What is an invoice?
An invoice is a request for payment. It lists the goods or services you’ve supplied to your customer, and what they owe you in return.
Your invoices are also tax documents. You’re required to keep copies to show what revenue you earned and any tax you might have collected on the sale.
Why are invoices so important?
Invoices are a request for payment, so it goes without saying that you need to get them right. If you make a mistake, a customer may refuse to pay, or they may pay you the wrong amount. That can cause a lot of embarrassment and frustration on both sides.
Invoices are also tax documents, so you may get into trouble if they don’t comply with tax office requirements.
What to put on an invoice
An invoice should identify the supplier, the buyer, and the goods or services that were exchanged. Here’s what to put on it:
your company name, address and the invoice number
your customer’s name and address
details of the goods or service you provided and the cost
instructions on how and when to pay
If you collected tax on the sale, then you also need to show how much. Learn more in our chapter on making an invoice.
Invoice due date and payment terms
What use is an invoice if it doesn’t get you paid on time? Make sure you tell your customer when payment is due, and how to send the money. Include information like:
Deposit required: The amount of any deposit required.
Due date: How many days (from the invoice date) the customer has to pay and the date when payment is due.
Discount or late fees: The amount of any on-time discounts or late fees.
- How to pay: The methods of payment you offer, eg, internet banking, credit card, PayPal, cash, cheque. Include your bank account number or a link so customers can pay online.
Payment terms example
Write your payment terms in plain English on your invoice and make it clear how you prefer to get paid. Here’s an example:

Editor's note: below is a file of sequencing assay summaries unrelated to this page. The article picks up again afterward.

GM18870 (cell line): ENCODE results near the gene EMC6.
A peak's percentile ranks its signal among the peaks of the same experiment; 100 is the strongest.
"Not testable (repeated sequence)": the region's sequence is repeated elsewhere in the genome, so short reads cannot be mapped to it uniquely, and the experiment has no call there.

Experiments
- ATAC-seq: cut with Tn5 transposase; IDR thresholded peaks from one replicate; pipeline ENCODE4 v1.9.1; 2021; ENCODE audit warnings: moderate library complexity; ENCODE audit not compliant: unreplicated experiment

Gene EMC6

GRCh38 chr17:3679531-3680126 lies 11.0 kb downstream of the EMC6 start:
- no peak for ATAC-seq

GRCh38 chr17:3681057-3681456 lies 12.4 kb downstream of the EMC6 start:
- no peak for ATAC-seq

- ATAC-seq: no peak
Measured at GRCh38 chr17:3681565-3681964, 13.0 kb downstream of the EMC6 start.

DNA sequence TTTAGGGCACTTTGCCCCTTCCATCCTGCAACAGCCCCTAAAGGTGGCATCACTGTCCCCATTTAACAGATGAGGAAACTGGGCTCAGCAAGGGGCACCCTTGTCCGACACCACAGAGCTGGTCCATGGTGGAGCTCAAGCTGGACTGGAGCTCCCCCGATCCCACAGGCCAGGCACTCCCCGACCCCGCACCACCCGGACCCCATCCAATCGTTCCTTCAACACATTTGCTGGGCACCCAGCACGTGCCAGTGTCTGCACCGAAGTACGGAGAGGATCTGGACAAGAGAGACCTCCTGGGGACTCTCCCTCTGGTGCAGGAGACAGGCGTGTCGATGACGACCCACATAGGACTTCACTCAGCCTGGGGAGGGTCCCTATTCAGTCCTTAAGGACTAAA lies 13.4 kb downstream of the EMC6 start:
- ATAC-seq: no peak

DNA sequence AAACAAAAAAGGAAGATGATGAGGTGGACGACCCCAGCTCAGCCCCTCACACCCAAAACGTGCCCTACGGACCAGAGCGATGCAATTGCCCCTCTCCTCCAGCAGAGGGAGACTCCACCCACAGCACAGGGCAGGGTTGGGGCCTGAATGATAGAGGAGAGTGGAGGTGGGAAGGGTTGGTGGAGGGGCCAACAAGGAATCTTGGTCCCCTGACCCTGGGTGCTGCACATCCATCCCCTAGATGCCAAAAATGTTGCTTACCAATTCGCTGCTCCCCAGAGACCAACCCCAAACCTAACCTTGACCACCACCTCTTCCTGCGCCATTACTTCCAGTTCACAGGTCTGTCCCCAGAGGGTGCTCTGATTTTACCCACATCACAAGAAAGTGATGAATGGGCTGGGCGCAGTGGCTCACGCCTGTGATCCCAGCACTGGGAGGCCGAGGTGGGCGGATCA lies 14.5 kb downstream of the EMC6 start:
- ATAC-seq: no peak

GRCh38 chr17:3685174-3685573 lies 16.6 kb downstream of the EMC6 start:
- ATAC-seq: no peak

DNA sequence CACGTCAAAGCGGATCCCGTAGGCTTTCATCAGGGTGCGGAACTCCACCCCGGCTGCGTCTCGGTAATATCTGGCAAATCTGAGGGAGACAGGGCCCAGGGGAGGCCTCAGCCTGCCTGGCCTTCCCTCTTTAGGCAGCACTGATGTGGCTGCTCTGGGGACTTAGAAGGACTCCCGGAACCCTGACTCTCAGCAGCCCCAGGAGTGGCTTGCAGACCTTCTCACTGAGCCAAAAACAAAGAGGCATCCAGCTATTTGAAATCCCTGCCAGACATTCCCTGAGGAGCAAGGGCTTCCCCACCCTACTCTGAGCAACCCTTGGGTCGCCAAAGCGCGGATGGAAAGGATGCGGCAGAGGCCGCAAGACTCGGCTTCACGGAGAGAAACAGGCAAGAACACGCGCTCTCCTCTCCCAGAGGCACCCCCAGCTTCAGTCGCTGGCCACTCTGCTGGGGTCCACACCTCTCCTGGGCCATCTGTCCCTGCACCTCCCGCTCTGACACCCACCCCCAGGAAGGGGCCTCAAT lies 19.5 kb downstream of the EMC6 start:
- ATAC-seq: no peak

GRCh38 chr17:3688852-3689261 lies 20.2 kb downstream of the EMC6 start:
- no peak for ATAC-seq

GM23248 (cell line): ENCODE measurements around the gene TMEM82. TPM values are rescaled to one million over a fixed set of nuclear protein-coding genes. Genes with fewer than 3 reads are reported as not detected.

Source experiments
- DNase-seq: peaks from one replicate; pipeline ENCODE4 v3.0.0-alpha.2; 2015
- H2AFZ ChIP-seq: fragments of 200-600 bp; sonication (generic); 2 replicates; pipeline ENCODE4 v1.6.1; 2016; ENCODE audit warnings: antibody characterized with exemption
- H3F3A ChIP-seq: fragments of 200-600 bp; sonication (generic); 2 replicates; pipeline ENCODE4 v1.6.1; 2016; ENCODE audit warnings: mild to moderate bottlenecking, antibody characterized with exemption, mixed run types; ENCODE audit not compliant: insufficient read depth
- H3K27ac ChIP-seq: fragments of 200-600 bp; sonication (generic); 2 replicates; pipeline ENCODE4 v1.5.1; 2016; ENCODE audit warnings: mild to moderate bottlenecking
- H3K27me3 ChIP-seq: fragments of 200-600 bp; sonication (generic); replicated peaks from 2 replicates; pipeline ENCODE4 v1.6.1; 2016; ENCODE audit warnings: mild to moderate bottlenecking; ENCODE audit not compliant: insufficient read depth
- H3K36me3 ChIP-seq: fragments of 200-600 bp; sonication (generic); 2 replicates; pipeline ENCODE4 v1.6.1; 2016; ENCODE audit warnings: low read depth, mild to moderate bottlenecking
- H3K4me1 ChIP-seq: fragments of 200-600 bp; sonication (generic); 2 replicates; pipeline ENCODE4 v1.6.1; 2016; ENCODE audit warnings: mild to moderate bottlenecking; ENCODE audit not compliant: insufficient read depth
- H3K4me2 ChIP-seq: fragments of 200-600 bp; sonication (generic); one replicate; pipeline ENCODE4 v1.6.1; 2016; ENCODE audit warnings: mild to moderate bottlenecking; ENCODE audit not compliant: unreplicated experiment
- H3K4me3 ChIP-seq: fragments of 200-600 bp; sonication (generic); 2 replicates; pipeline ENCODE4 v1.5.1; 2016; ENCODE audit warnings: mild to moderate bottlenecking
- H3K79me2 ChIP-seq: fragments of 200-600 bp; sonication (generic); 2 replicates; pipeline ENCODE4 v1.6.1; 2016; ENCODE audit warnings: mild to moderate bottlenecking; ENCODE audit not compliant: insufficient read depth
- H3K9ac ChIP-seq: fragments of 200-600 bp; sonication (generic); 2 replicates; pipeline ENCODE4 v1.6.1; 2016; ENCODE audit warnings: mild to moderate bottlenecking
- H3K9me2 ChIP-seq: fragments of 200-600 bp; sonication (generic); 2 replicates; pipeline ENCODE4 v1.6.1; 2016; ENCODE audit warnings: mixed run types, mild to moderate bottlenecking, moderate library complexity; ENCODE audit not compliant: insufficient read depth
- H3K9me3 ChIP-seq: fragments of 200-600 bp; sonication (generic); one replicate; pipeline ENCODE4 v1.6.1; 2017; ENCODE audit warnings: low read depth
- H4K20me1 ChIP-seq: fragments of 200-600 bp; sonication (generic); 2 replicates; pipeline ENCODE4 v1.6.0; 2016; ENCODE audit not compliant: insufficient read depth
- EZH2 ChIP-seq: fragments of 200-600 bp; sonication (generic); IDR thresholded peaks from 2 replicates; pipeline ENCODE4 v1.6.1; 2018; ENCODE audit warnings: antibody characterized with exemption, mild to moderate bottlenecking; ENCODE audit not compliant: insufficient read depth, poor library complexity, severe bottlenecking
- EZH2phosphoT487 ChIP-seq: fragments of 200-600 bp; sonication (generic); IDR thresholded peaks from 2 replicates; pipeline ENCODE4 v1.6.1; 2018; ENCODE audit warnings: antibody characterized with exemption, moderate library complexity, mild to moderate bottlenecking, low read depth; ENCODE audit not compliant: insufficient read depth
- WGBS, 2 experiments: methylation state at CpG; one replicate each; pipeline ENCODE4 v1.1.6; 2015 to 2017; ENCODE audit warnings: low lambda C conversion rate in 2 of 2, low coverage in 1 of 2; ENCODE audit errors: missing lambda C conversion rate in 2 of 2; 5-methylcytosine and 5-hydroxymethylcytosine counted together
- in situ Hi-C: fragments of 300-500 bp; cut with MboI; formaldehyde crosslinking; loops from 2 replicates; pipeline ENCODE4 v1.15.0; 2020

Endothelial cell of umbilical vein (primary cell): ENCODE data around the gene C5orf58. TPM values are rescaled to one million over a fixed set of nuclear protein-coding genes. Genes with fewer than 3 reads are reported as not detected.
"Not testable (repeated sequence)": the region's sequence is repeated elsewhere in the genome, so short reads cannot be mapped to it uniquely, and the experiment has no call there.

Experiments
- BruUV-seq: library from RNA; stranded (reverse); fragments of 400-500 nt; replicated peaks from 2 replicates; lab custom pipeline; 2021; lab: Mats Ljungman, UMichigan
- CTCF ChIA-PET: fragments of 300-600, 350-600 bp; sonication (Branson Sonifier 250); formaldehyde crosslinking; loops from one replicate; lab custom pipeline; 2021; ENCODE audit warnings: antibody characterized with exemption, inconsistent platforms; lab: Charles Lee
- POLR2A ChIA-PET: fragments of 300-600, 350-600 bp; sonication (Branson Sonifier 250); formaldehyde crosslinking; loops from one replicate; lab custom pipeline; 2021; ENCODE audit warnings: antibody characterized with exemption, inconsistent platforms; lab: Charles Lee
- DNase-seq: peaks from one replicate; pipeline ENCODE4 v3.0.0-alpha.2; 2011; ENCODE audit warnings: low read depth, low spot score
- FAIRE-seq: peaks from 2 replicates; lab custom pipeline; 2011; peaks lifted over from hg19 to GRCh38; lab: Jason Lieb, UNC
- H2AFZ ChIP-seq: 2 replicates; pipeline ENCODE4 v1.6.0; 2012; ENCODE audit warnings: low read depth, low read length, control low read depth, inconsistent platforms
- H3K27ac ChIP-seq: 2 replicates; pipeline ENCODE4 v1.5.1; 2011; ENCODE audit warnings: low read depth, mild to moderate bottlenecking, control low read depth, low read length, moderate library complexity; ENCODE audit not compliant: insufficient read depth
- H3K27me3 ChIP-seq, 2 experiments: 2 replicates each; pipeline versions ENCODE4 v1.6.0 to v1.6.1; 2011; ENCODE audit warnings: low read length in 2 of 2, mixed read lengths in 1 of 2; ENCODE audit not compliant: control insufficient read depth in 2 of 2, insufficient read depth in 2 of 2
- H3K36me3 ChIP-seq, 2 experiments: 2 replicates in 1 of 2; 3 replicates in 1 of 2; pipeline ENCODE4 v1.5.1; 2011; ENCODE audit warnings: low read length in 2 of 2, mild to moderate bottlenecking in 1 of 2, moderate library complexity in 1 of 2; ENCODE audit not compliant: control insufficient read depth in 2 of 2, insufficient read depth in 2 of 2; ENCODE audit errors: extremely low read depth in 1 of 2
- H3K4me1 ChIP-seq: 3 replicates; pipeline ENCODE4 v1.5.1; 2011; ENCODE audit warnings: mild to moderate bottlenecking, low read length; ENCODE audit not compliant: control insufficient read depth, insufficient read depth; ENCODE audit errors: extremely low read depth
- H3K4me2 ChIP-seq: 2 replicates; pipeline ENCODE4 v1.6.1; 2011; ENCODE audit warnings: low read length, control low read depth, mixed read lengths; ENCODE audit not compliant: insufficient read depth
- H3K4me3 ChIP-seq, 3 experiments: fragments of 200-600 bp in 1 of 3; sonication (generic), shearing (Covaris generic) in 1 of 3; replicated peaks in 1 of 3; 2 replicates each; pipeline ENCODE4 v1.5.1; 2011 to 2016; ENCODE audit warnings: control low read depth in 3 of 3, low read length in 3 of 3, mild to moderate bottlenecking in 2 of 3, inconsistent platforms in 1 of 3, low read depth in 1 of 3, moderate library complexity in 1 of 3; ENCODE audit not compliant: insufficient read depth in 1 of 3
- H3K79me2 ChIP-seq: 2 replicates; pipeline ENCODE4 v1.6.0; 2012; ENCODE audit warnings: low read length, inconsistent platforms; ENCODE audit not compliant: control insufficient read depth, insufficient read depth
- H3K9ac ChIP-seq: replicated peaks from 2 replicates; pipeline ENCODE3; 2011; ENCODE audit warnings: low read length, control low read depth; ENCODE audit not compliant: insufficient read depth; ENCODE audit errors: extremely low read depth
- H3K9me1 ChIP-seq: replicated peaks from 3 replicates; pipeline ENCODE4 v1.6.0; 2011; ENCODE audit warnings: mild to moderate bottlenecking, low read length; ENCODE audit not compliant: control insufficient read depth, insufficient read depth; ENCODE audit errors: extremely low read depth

"Create an email address specifically for dealing with invoicing and accounting. For example, set up email@example.com and send all your invoices from that email. It has a psychological impact when it comes to asking to be paid."
Paco Nicole, The Hell Yeah Group, Xero partner
Different types of invoice
Now that you know what a basic invoice is, let’s look at some of the different types out there:
Sales invoice – if you send an invoice, then it’s a sales invoice (if you receive it, it’s a purchase invoice).
Interim invoice – if you require progress payments on a big piece of work, you could send one or more interim invoices.
Final invoice – the last in a series of interim invoices, a final invoice signals that the work is complete and that no other invoices will follow.
Recurring invoice – if you charge your customer the same amount every time, you can just send a recurring invoice. These are great for subscriptions or leases.
Pro forma invoice – these are often used to show the price of goods so that an importer can calculate the customs costs before buying. They are not a record of a sale.
Commercial invoice – these are also used to calculate customs on imported goods but in this case the transaction has taken place and the sale is official.
Credit memo or credit note – these reverse a charge from a previous invoice. They’re issued when goods are returned or when a customer was overcharged.
How invoicing works – from start to finish
There’s more to invoicing than you might think. It’s a process that begins when you take on a job and only finishes when the money comes in the door. There are quite a few steps along the way.
No one wants to be stuck in the office doing accounts, so automating as many steps as you can really helps.